When the nation’s utility warned customers that it would cut off power for nearly two million people across Northern California, home to the world’s largest technology companies, people rushed out of their houses to buy portable generators.
It was the sight of empty store shelves, closed campuses, and shuttered offices as hundreds of people rushed to stock canned foods, batteries, and generators to prepare for a planned outage. Pacific Gas and Electric intentionally cut off power for their customers to prevent wildfires caused by high winds and low humidity running on dry vegetation.
Daniel Aldrich, a Northeastern University professor of Political Science, Public Policy, and Urban Affairs who co-directs the Masters in Security and Resilience Studies program, says,” When you have a utility providing power to millions of people, some of whom their lives depend on having access to electricity, whether it’s a hospital or someone’s home, and you’re shutting it down, you need to provide alternatives, suggestion, educations, and training to your population.”
Without any proper substitutes, the government took the decision that caused havoc and anxiety amongst people. The company has been cutting off electricity in phases for nearly 800,000 customers who are left in the dark, literally and figuratively, and left to fend for themselves. The company didn’t give enough time and information to prepare, even to those who are in crucial medical diagnosis and uses a home dialysis machine- the outage could be a matter of life or death.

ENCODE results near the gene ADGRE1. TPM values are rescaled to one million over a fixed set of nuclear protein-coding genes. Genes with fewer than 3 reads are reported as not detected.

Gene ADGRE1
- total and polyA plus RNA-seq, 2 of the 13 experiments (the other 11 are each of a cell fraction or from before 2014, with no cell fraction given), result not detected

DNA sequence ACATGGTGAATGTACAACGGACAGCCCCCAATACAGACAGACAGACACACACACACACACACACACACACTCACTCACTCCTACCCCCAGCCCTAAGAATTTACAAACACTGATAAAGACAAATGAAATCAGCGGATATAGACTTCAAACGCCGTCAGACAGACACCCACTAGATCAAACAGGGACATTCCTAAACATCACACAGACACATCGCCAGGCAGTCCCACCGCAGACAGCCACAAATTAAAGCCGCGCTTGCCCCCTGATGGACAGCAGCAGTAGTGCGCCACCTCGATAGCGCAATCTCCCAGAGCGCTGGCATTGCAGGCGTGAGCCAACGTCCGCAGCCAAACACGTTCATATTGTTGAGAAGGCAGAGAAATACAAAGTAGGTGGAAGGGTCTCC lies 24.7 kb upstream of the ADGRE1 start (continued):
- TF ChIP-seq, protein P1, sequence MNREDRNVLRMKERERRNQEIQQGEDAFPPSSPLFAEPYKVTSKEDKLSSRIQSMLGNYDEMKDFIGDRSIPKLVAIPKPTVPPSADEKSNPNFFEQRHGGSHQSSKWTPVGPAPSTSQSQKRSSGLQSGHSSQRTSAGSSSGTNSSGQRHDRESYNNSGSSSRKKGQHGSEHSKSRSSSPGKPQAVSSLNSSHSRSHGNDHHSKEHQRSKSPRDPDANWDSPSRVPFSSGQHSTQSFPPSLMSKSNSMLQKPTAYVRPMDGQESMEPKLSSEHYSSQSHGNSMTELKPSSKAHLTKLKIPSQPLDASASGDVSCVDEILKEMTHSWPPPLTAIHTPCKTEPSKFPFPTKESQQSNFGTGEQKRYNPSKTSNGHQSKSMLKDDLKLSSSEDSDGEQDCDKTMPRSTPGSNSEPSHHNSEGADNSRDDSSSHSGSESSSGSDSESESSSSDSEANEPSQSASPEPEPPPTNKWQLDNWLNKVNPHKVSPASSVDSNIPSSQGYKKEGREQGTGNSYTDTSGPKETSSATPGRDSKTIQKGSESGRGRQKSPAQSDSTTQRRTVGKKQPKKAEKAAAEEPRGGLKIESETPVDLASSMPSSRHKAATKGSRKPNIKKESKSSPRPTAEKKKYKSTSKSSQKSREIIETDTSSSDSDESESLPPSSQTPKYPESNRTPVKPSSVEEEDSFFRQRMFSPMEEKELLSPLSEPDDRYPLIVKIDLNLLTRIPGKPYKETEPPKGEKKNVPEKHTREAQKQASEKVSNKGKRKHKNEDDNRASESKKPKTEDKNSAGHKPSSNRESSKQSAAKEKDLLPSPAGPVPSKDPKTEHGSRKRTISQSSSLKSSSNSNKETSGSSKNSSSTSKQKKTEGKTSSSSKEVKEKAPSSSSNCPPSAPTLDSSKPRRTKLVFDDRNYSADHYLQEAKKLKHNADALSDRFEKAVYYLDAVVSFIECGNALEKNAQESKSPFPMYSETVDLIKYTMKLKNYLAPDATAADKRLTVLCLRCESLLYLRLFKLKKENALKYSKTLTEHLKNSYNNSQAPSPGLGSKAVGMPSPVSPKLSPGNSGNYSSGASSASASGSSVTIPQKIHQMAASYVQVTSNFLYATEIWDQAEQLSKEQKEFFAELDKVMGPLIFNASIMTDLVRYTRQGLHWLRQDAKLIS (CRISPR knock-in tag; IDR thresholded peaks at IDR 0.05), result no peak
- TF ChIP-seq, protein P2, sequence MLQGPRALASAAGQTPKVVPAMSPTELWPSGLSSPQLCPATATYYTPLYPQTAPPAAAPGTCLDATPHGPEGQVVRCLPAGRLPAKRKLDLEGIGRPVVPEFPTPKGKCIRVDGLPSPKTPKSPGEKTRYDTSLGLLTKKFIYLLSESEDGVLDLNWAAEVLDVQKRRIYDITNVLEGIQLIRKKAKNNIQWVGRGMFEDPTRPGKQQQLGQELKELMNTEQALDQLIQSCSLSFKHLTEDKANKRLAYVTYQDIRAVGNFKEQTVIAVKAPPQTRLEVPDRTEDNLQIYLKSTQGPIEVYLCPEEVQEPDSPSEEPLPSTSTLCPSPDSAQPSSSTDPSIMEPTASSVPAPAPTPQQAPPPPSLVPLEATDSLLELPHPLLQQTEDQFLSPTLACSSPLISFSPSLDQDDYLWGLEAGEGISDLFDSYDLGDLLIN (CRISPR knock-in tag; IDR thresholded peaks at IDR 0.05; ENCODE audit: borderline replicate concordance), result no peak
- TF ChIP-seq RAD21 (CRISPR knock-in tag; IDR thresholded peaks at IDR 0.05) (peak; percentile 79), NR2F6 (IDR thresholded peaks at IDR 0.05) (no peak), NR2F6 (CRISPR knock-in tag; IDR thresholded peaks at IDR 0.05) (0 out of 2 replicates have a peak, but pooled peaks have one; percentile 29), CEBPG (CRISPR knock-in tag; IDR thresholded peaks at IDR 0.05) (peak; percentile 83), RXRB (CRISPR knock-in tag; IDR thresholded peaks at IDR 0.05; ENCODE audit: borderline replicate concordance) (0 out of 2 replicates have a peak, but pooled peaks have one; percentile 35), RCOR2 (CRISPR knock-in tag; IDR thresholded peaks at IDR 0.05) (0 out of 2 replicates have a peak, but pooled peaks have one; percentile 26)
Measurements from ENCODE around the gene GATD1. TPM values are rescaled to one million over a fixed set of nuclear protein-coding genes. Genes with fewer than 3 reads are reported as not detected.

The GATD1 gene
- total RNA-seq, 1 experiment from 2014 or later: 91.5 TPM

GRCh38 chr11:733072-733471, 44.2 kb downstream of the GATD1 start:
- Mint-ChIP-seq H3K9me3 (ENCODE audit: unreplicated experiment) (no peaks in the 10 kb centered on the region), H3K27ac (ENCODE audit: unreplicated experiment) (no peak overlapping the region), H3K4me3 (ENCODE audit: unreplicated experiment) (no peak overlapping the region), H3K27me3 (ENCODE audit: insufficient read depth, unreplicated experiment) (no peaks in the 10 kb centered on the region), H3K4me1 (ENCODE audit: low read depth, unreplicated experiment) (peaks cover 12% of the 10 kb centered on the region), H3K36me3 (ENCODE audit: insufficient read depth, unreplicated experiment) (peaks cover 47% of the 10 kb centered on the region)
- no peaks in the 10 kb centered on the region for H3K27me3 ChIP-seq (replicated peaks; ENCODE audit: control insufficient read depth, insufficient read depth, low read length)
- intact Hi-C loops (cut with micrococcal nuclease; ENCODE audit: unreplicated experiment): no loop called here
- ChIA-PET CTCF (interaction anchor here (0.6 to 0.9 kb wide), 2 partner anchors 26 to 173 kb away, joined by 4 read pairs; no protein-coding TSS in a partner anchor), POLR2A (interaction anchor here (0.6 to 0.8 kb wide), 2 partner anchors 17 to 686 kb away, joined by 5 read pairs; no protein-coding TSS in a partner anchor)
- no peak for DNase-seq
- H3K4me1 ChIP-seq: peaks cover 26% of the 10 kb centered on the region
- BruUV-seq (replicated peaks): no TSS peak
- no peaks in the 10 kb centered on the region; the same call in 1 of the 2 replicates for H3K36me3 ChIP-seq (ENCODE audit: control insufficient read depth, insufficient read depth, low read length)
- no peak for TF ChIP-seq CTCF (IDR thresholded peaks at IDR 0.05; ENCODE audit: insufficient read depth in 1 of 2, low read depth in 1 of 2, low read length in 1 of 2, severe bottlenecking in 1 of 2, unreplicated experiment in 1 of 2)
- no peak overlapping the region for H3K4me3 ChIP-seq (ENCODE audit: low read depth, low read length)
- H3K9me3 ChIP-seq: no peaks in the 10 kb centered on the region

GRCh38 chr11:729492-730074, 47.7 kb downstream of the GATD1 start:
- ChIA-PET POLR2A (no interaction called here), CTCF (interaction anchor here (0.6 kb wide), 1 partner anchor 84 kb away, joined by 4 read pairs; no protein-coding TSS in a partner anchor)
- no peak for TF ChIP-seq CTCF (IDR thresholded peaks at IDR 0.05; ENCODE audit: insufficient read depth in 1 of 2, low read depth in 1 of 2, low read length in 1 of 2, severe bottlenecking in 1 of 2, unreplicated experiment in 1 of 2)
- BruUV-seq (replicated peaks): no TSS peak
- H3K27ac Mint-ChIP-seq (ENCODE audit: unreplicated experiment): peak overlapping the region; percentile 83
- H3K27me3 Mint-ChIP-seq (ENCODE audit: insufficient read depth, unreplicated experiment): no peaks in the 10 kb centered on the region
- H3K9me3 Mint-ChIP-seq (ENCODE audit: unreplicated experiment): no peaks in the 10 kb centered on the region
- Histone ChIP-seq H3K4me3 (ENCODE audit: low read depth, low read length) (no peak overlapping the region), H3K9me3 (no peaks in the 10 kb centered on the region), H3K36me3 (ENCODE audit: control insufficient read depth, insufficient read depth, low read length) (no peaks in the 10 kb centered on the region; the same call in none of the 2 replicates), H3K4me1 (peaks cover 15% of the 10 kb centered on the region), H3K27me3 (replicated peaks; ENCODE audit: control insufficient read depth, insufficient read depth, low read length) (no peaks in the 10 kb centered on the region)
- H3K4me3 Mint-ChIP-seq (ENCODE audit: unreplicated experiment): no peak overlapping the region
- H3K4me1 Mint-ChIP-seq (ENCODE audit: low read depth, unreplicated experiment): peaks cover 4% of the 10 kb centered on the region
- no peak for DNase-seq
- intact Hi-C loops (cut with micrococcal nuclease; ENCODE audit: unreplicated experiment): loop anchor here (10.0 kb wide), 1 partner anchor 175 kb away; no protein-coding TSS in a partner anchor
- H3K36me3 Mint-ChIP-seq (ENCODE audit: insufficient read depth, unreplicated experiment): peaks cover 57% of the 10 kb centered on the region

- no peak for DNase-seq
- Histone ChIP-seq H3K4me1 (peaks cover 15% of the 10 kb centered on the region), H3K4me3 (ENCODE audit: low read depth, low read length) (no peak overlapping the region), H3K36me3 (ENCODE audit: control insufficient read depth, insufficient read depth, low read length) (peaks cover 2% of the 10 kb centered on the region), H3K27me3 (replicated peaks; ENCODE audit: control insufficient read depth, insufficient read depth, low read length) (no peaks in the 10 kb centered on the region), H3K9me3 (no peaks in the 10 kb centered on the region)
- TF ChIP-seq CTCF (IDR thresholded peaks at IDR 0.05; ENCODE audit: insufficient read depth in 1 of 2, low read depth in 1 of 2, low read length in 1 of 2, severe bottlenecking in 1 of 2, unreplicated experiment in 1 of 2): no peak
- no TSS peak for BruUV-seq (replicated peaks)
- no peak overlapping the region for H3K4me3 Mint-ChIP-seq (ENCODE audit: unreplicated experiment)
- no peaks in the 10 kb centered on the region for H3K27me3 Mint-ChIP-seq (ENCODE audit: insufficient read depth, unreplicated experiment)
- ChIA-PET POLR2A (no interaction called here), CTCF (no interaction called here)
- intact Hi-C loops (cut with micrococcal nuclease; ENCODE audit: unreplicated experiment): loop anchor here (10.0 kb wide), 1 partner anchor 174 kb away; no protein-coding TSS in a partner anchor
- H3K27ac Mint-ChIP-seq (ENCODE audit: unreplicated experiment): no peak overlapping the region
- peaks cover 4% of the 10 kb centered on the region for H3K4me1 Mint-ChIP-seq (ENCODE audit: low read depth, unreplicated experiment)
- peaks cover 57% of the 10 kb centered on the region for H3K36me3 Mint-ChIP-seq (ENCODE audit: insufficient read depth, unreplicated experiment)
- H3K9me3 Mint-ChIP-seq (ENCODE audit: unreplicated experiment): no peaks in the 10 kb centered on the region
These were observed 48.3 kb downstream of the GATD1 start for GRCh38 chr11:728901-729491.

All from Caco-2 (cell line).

The company should tell people initially so that alternatives could be made for those who have functional needs. They could offer vouchers for every block so that people can buy one generator or for every 1000 people they could provide information where they can find uninterrupted power. The core crisis is communication. This is a perfect example of how government entities are short of helping their citizens.
This wildfire could have been avoided by Pacific Gas and Energy several decades back by investing more in maintenance or cutting down trees, removing debris, and bushes in the rural areas where the fire started. The company could have also accepted their failures and coordinated with communities rather than going against them in court. Experts are suggesting that the scope of the fire season’s power crisis should speed up the state’s efforts and rethink its electrical infrastructure by creating more power grids, or solar power panels.